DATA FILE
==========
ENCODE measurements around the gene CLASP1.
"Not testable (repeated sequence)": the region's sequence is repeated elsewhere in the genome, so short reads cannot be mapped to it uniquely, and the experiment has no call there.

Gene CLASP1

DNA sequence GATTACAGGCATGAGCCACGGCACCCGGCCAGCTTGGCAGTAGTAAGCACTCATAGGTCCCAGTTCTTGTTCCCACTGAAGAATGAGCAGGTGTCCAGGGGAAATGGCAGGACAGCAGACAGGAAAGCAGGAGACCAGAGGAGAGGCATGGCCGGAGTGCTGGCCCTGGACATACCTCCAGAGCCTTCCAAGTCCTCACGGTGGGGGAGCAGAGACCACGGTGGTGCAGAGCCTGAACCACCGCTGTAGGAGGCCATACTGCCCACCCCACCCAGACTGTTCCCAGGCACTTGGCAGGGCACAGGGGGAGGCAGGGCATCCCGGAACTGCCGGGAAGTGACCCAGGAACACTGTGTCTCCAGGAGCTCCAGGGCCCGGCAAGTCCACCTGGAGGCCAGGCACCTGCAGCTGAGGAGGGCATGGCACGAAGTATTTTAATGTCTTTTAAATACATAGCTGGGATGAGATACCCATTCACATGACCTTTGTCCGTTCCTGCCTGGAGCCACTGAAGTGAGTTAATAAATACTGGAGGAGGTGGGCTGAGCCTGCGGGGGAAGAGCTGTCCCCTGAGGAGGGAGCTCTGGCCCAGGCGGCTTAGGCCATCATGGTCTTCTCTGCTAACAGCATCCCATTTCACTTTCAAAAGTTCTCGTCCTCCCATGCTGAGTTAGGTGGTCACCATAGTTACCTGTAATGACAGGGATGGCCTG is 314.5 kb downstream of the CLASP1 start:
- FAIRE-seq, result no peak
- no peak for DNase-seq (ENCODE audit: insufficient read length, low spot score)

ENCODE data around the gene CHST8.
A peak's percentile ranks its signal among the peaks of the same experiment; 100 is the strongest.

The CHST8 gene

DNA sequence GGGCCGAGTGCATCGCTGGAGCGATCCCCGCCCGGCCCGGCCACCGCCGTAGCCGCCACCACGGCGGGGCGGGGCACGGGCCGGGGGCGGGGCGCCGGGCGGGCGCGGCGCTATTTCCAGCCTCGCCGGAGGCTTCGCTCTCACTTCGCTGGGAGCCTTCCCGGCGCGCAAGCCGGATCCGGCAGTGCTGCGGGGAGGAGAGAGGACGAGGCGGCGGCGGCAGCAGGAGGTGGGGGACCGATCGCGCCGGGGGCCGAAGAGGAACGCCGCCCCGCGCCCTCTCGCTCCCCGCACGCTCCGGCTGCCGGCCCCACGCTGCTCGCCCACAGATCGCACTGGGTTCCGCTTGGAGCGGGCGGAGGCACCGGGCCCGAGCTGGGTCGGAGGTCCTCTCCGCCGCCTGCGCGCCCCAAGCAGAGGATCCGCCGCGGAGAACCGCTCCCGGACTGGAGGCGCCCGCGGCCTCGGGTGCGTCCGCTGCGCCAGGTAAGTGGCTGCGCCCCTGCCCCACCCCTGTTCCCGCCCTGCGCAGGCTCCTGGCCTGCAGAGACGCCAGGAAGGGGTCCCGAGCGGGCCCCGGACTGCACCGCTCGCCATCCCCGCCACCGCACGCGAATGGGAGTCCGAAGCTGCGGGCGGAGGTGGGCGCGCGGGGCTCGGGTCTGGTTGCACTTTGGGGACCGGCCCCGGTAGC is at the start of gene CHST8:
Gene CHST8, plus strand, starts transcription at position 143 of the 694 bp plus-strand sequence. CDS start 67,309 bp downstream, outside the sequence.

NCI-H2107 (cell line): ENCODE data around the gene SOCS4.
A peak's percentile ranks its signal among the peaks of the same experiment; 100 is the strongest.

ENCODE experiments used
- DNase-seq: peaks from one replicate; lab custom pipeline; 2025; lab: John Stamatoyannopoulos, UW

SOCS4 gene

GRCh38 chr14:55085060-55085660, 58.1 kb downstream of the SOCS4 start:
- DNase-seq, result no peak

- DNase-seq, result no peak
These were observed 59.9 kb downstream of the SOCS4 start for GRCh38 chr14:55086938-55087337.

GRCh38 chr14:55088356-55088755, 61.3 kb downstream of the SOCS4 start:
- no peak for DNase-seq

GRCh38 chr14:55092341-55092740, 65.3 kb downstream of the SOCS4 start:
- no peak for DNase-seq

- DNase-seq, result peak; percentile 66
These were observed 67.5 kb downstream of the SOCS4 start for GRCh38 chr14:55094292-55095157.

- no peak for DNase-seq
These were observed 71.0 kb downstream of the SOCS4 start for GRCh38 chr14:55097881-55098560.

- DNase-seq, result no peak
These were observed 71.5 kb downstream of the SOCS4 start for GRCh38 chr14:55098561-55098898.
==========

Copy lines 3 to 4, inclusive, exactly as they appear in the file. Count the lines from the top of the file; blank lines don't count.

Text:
Gene CLASP1

DNA sequence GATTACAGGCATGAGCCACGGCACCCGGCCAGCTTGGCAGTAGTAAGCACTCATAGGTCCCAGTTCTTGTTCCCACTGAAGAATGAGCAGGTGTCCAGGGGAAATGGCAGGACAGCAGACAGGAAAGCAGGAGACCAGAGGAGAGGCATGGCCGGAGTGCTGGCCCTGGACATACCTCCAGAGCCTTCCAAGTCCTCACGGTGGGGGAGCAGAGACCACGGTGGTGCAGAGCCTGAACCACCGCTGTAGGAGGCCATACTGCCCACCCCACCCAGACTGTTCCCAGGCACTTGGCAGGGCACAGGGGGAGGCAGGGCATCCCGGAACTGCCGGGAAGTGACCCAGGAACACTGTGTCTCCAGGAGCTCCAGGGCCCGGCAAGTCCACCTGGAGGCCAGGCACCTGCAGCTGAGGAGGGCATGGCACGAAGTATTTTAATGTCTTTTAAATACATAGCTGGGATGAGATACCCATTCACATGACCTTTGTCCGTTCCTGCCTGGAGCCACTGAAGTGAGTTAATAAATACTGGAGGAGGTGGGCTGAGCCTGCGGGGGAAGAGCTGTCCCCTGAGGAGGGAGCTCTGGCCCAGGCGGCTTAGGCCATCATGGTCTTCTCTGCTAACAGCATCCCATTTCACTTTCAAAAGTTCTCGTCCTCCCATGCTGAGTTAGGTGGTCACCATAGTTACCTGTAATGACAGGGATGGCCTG is 314.5 kb downstream of the CLASP1 start: